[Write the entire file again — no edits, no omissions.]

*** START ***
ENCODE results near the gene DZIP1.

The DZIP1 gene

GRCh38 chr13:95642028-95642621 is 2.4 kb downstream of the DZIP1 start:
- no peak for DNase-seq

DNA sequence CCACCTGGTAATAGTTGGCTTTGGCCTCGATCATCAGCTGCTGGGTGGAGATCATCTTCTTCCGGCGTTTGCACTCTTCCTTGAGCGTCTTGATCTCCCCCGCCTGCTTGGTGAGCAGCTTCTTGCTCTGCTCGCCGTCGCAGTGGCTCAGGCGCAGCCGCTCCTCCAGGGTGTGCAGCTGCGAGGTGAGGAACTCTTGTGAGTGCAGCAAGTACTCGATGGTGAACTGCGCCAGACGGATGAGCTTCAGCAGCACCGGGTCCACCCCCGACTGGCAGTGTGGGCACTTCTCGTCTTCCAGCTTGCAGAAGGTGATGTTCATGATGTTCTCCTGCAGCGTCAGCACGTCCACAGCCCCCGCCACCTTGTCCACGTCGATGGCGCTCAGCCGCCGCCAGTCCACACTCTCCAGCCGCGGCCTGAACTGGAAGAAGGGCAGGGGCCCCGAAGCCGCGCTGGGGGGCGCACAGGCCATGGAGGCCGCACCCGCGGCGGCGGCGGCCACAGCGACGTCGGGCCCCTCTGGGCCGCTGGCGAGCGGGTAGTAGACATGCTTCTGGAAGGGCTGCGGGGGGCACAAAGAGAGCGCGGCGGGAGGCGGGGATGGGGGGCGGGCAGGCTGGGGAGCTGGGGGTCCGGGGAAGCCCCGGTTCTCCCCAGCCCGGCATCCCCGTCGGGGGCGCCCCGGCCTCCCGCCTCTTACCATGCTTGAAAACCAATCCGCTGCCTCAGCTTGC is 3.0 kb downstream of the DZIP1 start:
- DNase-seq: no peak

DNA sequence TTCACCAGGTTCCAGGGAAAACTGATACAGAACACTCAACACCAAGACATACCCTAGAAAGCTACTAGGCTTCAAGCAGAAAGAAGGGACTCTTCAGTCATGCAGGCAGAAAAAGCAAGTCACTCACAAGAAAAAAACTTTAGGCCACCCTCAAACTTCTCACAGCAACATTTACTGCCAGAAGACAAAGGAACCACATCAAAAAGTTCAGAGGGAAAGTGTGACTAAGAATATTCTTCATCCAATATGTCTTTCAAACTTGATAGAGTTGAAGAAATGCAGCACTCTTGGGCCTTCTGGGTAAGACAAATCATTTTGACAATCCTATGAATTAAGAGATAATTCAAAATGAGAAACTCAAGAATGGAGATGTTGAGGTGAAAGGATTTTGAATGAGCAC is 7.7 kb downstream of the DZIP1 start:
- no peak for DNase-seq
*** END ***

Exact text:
ENCODE results near the gene DZIP1.

The DZIP1 gene

GRCh38 chr13:95642028-95642621 is 2.4 kb downstream of the DZIP1 start:
- no peak for DNase-seq

DNA sequence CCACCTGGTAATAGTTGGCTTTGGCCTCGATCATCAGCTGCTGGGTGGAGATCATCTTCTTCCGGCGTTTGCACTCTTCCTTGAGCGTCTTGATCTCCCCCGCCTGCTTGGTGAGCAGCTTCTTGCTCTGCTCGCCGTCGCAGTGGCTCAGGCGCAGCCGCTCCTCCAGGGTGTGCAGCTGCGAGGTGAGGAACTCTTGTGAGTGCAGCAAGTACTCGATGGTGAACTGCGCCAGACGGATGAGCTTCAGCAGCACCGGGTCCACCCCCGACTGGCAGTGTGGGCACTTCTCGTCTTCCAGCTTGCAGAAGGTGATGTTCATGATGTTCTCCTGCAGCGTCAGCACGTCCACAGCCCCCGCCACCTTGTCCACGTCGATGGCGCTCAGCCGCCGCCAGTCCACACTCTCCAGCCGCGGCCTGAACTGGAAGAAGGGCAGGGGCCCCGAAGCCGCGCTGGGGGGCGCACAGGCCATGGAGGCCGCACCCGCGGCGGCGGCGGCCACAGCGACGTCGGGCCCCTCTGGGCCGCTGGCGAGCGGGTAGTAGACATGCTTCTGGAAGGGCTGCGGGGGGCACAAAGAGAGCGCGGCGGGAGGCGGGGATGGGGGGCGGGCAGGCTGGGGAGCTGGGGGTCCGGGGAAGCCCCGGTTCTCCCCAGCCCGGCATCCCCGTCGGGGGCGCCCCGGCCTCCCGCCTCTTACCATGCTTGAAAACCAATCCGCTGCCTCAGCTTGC is 3.0 kb downstream of the DZIP1 start:
- DNase-seq: no peak

DNA sequence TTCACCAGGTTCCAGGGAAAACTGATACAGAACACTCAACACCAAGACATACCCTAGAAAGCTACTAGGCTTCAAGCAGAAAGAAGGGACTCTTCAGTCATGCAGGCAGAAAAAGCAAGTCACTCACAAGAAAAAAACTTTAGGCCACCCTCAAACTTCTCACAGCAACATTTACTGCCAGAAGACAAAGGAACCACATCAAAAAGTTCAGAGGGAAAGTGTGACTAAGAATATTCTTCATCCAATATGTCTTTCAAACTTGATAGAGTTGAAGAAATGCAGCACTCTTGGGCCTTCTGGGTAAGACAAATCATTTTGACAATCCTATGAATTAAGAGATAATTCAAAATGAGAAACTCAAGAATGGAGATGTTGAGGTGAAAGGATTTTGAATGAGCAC is 7.7 kb downstream of the DZIP1 start:
- no peak for DNase-seq